CrowdFanatic: A Facebook App for Fanboys and the Brands That Love Them
With the rise of social networks, professing one’s love for a particular brand is as simple as clicking “Like” on a Facebook page. But, for Facebook, that activity can be somewhat siloed: You’re either preaching to the choir on a fan page or sharing that love with your circle of friends via status updates.
While that may not irk the average “Twilight” fan, it’s a potential thorn in the paw of social media marketers who want their campaigns to go viral.
Enter CrowdFanatic, the recently launched app that lets fans interact on Facebook by pitting opposing groups against one another.
Thus, Google Android fans can challenge Apple zealots in an “arena,” a page where participants can exchange comments back and forth, making the case for their particular beloved product. From there, anyone can share a link to the discussion to attract others.
In other words, the app essentially gives fanboys of different stripes a battleground in which to duke it out.
In a time where viral marketing can make or break a given product (thePebble smart watch, for example), the idea is an interesting one for brands looking for a wider reach. Get enough users to rally behind your cause — be it a movie, a political candidate or a laundry detergent — and the court of public opinion could turn more customers and supporters your way.
While individual fans can start their own “arenas,” the most obvious use case is for social media marketing campaigns. The app is currently free to all Facebook users, but founder Yaron Bazaz and his team are currently working on a plugin for Facebook brand pages, wherein companies could connect CrowdFanatic to their page for a licensing fee, as well as a cut of the revenue share from an online donation system.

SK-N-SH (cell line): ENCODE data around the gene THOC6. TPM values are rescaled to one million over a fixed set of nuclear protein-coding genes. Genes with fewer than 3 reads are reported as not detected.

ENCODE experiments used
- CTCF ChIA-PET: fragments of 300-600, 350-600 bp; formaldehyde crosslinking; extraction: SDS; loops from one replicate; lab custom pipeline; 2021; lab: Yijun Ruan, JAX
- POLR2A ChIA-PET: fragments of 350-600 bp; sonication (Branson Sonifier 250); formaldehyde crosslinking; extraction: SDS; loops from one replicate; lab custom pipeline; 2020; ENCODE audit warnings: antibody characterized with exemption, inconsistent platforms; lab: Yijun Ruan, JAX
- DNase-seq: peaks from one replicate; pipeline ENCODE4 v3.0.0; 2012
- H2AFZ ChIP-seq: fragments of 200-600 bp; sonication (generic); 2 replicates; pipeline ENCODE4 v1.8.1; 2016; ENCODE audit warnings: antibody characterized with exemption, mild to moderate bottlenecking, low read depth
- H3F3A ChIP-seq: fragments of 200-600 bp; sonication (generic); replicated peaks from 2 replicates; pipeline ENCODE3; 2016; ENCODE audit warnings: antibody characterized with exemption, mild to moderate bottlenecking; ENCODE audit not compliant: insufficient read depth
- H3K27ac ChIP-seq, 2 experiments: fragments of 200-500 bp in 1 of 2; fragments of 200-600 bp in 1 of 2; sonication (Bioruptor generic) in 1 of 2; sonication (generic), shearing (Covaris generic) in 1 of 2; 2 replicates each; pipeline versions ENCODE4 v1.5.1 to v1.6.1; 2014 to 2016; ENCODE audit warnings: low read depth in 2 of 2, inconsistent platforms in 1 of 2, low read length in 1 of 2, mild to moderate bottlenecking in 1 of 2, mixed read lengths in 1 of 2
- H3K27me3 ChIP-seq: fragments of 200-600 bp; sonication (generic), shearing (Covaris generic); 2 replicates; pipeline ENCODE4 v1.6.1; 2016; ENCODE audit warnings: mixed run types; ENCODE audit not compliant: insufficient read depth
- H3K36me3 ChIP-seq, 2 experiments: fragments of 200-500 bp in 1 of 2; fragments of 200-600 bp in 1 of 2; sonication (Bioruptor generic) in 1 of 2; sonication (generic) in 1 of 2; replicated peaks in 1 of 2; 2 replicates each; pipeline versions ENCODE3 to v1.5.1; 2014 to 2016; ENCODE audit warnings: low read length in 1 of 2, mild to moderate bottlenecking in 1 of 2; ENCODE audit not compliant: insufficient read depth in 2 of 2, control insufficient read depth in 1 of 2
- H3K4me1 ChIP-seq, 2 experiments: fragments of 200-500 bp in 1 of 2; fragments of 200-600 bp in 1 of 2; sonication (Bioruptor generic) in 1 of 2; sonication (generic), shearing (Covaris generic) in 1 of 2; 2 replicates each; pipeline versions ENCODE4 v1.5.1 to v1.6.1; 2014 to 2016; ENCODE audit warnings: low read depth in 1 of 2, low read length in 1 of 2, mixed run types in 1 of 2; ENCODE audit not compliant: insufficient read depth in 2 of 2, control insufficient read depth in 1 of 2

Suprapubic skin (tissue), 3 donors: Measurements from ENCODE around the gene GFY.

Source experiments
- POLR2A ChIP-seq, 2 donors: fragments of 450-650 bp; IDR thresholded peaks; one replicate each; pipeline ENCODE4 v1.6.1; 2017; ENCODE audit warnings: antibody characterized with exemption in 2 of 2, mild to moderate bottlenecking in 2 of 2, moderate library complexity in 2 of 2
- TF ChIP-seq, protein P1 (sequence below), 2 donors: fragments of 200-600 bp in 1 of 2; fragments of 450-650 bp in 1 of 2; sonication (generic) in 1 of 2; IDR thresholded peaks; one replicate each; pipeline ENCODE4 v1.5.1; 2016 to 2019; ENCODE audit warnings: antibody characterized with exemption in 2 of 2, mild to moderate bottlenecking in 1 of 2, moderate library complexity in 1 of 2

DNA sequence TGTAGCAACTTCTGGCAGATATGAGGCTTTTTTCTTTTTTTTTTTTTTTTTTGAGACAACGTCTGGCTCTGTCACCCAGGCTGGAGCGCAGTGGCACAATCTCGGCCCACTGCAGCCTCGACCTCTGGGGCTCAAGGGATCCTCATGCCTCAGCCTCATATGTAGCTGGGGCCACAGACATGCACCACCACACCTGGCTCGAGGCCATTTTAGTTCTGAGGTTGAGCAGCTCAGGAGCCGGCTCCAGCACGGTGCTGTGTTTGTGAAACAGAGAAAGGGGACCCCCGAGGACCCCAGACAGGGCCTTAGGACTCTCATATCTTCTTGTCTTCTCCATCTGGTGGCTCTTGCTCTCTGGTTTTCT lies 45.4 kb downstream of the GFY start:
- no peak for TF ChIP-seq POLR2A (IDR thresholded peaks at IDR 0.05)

“Brand pages on Facebook are isolated islands, crippling their efforts to promote their agenda and engage users,” Bazaz told AllThingsD in an interview. “After the first ‘Like,’ most of the supporters will never return to the brand page.”
Of course, it seems that little stands in the way of each “arena” devolving into a vitriolic back and forth, or even keeping participants on topic.
The Apple versus Android debate I created, for example, had three responses, last I checked, all of which were extolling the virtues of the vodka + Red Bull cocktail. Bazaz and his team have the ability to manage comments, arenas and topics, although this seems difficult to scale if the app takes off.
To be sure, CrowdFanatic is still in its infant beta form. Bazaz has raised an ample $300,000 in seed funding, he said, and is now aiming for a Series A round. The six-employee start-up has offices in Vancouver and Sunnyvale, Calif.
(Photo credit: Nerds on Call/Flickr)